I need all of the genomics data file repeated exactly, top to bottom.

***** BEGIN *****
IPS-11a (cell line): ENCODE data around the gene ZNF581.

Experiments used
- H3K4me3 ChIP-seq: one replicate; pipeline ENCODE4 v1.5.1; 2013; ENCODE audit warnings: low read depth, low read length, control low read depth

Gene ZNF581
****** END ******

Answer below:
IPS-11a (cell line): ENCODE data around the gene ZNF581.

Experiments used
- H3K4me3 ChIP-seq: one replicate; pipeline ENCODE4 v1.5.1; 2013; ENCODE audit warnings: low read depth, low read length, control low read depth

Gene ZNF581